xing. Form, shape, disposition. One of the most important tactical concepts in the Sun Zi, it occurs with particularly high frequency in chapter 6, where it means mainly the arrangement of forces, and in chapter 10, where it signifies different types of terrain. There is another word, meaning “punishment,” that is pronounced exactly alike (xing) and is written with a very similar character that one might well expect to find in a work of strategy such as the Sun Zi, but it does not occur even once. The xing meaning “form, shape, disposition” occurs a total of thirty-one times in the Sun Zi. In stark contrast, the xing meaning “punishment” occurs a total of twenty-four times in the Wei Liao Zi, a work which has very little to say about the xing meaning “form, shape, disposition.” Thus the Sun Zi and the Wei Liao Zi, which probably coalesced at approximately the same time (the second half of the fourth century and the early third century, though with the Wei Liao Zi being slightly later) may be said to be in mutual complementarity with regard to the advocacy of these two key concepts of strategy. Clearly the Sun Zi is concerned with tactics but not punishment, and vice versa for the Wei Liao Zi. Similar analyses could be carried out for other principal concepts in all of the extant military treatises from the Warring States and Han periods.
zhan. Battle; specific military actions and engagements, in contrast to bing (q.v.), which is more general and abstract.
zheng. Used in combination with qí to signify contrasting types of warfare; variously translated as “direct / indirect,” “regular / irregular,” “conventional / unconventional,” “orthodox / unorthodox,” “ordinary / extraordinary,” and so forth. Of these two terms, the more difficult to grasp is qí, which may be thought of as signifying “odd, strange, singular, unique, craft(y)” or whatever is not zheng (“straight, upright, correct, right, orthodox, normative,” etc). In purely military applications, qí may be thought of as “special operations” or “unconventional warfare,” whereas zheng are main force deployments and maneuvers. The counterposing of qí and zheng was not restricted merely to military operations but was applied to politics and morality as well:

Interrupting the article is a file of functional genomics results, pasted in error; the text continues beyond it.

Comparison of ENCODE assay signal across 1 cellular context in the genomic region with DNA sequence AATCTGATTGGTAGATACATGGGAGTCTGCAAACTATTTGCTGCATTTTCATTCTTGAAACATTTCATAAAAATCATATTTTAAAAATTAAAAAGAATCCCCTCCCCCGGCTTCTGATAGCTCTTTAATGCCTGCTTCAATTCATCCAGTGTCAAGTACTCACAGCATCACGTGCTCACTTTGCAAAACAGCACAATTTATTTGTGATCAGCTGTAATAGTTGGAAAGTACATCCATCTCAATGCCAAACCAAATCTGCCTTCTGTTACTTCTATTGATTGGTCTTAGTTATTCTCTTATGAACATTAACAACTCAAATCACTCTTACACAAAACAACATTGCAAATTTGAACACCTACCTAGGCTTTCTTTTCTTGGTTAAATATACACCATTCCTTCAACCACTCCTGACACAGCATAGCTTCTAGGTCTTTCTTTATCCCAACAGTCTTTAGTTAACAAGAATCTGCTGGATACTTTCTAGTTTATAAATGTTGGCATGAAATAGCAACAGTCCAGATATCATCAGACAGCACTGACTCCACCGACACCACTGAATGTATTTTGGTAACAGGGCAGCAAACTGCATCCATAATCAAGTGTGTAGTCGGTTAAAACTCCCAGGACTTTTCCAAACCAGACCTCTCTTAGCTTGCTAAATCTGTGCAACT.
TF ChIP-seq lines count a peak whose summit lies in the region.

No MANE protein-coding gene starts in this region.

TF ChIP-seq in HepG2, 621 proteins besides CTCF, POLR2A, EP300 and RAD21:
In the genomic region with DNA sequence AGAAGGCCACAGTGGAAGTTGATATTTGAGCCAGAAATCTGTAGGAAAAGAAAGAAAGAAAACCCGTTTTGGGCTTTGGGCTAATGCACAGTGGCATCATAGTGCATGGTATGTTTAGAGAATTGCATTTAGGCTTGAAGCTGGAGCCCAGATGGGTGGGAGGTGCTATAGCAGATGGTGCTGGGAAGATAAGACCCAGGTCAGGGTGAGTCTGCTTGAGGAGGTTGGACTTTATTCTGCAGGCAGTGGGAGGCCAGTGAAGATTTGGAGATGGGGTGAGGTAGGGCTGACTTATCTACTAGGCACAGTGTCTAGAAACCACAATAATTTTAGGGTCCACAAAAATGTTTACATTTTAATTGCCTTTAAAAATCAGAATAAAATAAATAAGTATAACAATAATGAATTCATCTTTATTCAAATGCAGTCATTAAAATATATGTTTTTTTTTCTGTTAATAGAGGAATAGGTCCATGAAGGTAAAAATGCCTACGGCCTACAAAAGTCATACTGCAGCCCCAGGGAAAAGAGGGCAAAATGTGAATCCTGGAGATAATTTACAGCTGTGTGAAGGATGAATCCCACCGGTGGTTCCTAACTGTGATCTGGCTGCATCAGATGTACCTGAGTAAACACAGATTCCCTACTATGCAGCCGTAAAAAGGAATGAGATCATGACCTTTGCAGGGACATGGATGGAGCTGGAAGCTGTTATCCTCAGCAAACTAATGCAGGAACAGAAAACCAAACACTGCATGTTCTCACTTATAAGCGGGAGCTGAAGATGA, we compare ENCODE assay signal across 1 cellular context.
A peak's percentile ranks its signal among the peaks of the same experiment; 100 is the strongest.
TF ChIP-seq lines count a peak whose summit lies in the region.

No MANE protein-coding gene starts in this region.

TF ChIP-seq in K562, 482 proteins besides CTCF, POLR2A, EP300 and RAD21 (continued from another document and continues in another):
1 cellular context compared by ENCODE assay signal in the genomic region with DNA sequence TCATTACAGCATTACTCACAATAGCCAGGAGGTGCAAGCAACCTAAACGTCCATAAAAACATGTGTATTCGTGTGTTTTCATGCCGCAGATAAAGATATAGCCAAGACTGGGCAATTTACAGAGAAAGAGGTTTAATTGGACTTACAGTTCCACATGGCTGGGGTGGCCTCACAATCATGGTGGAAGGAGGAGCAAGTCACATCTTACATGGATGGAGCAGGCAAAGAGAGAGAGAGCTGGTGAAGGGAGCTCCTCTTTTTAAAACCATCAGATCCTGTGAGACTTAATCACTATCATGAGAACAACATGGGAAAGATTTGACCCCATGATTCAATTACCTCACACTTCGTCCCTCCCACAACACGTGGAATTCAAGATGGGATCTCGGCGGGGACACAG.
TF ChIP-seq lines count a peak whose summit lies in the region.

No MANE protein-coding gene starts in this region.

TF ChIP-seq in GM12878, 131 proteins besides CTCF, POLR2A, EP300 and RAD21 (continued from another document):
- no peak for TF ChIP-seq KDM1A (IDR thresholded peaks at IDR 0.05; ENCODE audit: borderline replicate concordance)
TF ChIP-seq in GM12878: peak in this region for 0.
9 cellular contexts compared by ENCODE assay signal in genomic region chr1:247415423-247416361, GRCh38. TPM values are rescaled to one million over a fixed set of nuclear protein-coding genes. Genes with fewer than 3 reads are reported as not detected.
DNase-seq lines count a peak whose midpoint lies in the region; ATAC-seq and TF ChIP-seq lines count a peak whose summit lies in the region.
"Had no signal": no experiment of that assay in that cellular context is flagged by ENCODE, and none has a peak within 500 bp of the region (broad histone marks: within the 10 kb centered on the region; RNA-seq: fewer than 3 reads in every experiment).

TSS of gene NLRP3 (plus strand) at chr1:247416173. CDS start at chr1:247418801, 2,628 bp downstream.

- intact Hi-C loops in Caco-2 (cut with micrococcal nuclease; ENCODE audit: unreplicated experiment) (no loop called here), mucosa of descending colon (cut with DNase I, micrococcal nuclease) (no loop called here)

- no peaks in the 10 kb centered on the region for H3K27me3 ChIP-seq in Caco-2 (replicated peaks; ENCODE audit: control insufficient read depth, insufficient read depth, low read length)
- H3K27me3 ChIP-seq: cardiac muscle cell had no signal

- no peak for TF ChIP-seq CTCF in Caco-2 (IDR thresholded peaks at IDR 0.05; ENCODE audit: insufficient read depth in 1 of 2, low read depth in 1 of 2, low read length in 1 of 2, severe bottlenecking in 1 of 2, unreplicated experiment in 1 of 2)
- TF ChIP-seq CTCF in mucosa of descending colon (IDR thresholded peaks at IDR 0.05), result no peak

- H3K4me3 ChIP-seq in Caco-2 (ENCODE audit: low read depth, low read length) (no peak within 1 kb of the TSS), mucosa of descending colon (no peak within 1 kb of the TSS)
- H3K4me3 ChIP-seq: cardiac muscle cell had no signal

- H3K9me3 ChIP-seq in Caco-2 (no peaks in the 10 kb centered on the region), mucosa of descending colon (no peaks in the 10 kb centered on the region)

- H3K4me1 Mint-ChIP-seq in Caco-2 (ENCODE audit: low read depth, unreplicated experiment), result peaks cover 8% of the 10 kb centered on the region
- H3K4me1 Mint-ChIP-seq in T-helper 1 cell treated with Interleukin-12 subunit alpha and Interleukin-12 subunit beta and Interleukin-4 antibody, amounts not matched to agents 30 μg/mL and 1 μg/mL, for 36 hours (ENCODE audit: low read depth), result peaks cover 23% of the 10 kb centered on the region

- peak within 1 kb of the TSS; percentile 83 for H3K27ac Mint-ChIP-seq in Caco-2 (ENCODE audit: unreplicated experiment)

Rule the state with uprightness,
Deploy your troops with craft
Gain all under heaven with noninterference.
(Tao te Ching / Dao de jing, 57)
When there is no uprightness,
correct reverts to crafty,
good reverts to gruesome.
(Tao te Ching / Dao de jing, 58)
This chapter addresses the question of responding deftly to contingencies and advises awareness of both the advantages and the disadvantages of any action that might be contemplated. The principle of preparedness is proposed as the surest way to avoid disaster.
Master Sun said,
The method of waging war is ordinarily that the general receives a mandate from the ruler, then assembles the army and brings together the masses. He does not encamp on unfavorable terrain; he joins with allies at terrain having a crossroads; he does not linger on forsaken terrain; he devises plans to extricate his forces from surrounded terrain; if he finds himself on desperate terrain he does battle.
There are paths that he does not take; there are armies that he does not strike; there are cities that he does not attack; there are terrains that he does not contest; there are ruler’s orders that he does not accept.3
the general who is versed in the advantages4 of the nine varieties of terrain5 knows how to wage war; the general who is not versed in the advantages of the nine varieties, although he may know the types of terrain, cannot gain the advantages of the terrain. If one prosecutes war without knowing the techniques of the nine varieties, although one may know the five advantages,6 one will not be able to gain the use of one’s men.